This word that we most frequently hear when a family photo is being taken is an essential ingredient for a club sandwich. Take lots of pictures of all those smiles. Not only are they good for scrapbooks but they represent fun. Without some lightheartedness, all families will suffer. The study of laughter and its effects on the body is called “gelotology.”  Up to 15 facial muscles are used when a person laughs, and 10 minutes of belly-laughing exercises abdominal muscles as much as 30 minutes on a rowing machine (I definitely prefer laughing). Proverbs 17:22 tells us that “a merry heart is good medicine.” Laughing reduces blood pressure, decreases stress hormones, boosts the “feel good” brain endorphins, and promotes circulation. Having cross-generational fun together can decrease relational strain, promote stronger relationships, and build positive memories. 

Some people enjoy onions in their club sandwich.

When I think of onions, tears come to mind. When dealing with four generations, there are many times when we encounter reasons for tears. Strained or broken relationships, deep disappointments, hurtful words, poor choices, illness, divorce, decline, and death may touch our families despite all our prayers, efforts, and good intentions. The tears shed may help to wash away doubts or fears, release pain, and express deep prayer even without words. We can model a humble heart with apologies or by seeking forgiveness when it applies to us. When it is out of our hands, we cover our loved ones with our love and prayers. And we can hold onto hope for the future as we count on God’s promise in Revelation 7:17 that “He will someday wipe every tear from our eyes”.  

To ensure a vegetable content, most sandwiches include lettuce.

It may be surprising to know that lettuce is more than just a green crunchy ingredient; it contains vitamin A which is essential for good vision and eye health. I John 4:7 says “let us love one another, for love is from God.” Love is the lettuce in our family sandwich — the ingredient that is tender, delicate, and flavorful. The love which God provides through us to our grandchildren, our children, our spouses, and our elderly parents is essential to maintaining His vision and purpose for our daily lives as we love and serve them. Just as wilted lettuce makes a sandwich unappealing, our love for others needs to be kept fresh through time spent with God in His word in order for us to remain refreshed when we feel pulled in so many directions.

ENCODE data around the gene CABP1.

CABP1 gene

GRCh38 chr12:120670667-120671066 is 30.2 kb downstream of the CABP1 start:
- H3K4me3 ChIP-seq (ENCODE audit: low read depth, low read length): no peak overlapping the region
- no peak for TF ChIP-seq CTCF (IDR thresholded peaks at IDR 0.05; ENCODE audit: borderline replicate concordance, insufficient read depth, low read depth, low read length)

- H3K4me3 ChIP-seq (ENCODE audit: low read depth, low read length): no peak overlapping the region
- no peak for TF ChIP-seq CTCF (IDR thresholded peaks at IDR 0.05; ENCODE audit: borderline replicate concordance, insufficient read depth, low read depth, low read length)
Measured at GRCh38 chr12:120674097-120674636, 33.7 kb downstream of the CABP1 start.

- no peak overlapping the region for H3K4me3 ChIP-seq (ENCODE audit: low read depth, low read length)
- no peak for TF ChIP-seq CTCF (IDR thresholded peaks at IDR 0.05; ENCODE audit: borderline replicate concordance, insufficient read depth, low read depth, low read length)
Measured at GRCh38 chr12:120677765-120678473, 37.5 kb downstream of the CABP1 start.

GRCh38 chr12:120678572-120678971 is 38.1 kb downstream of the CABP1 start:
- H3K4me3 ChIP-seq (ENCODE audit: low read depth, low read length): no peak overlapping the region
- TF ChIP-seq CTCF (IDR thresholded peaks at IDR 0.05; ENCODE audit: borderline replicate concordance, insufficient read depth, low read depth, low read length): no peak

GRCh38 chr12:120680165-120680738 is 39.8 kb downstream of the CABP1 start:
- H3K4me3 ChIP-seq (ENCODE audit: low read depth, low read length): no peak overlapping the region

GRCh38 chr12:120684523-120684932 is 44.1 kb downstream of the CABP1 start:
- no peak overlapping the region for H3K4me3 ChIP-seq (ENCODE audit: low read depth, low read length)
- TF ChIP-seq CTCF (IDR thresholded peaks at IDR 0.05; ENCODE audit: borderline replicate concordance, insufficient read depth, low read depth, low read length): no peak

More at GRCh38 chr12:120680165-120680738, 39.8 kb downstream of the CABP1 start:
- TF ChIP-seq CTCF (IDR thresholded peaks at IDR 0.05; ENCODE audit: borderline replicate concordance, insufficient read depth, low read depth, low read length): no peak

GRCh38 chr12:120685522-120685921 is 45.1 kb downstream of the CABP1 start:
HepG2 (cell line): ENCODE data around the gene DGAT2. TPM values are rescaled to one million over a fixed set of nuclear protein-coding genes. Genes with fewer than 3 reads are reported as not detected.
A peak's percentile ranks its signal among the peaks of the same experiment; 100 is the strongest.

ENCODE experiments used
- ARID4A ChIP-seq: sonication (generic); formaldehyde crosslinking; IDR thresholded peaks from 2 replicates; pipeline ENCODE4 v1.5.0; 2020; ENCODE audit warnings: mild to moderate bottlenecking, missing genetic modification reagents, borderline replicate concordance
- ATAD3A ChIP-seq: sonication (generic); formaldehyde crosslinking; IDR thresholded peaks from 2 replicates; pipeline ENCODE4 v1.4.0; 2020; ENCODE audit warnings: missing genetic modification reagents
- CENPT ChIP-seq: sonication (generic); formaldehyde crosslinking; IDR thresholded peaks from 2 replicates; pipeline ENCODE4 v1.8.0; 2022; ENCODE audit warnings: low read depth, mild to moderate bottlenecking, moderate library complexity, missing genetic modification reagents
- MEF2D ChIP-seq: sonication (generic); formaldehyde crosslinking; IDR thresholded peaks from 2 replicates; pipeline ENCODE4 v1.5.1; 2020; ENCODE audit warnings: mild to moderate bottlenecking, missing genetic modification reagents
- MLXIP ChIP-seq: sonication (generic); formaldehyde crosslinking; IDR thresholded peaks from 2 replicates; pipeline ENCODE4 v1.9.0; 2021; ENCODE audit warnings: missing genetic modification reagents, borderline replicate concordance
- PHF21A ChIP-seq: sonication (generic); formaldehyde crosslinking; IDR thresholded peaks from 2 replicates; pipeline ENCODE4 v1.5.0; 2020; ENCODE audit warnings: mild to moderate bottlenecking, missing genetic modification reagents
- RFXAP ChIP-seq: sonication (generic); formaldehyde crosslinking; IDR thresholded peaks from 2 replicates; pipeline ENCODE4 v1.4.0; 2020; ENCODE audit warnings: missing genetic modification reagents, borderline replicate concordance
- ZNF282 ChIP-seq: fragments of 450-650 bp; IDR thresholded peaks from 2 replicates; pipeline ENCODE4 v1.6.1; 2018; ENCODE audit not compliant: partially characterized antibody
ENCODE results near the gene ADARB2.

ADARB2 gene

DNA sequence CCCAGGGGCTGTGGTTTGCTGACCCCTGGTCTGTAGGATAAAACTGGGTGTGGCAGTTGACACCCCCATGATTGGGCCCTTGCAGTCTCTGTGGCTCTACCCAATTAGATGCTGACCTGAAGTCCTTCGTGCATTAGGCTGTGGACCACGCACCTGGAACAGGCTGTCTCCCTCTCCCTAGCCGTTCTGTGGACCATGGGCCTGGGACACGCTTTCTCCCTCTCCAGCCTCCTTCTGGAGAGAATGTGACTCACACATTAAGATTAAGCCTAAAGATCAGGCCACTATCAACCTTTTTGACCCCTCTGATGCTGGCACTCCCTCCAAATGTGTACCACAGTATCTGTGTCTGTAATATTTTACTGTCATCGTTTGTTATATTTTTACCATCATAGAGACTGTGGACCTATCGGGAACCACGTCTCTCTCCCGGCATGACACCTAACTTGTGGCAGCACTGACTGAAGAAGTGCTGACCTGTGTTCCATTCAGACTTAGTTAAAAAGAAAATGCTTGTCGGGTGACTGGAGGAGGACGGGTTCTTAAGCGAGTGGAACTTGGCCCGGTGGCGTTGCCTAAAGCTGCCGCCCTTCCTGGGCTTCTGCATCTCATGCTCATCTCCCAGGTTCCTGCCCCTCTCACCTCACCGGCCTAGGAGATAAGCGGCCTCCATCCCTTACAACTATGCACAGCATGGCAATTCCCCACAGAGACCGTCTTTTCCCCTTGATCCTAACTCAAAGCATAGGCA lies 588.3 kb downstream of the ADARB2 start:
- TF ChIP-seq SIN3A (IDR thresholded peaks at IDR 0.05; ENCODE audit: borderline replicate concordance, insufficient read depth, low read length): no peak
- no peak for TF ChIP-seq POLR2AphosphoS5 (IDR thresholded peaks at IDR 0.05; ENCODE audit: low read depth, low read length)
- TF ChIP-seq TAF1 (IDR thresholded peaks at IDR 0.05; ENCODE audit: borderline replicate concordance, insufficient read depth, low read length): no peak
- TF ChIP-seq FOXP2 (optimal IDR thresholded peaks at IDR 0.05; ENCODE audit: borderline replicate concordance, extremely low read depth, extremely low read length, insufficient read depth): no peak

Triple decker club sandwiches are not all alike; they are as unique in their ingredients as are our family structures. Being part of this sandwich impacts our wallets, our time, our freedom, and our emotions when facing competing priorities. It is vital to not neglect your own needs as you seek to balance all these aspects: eat healthy, rest, laugh a lot, and seek help when it is needed. 

 But sandwiches are not just for looking at — they are made to be consumed. We eat them one bite at a time; each day, say, “I’m doing the best I can; what is Jesus’ assignment for me today?” Let us be thankful for ALL the ingredients. Leaning on Jesus for strength, wisdom, guidance, and comfort is essential to maintaining our balance. God has chosen us for this time, these situations, and these specific people. What a privilege and honor to serve Him in this way.

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Bev Phillips


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1 Comment

  1. Norma Dunkelbarger

    Great article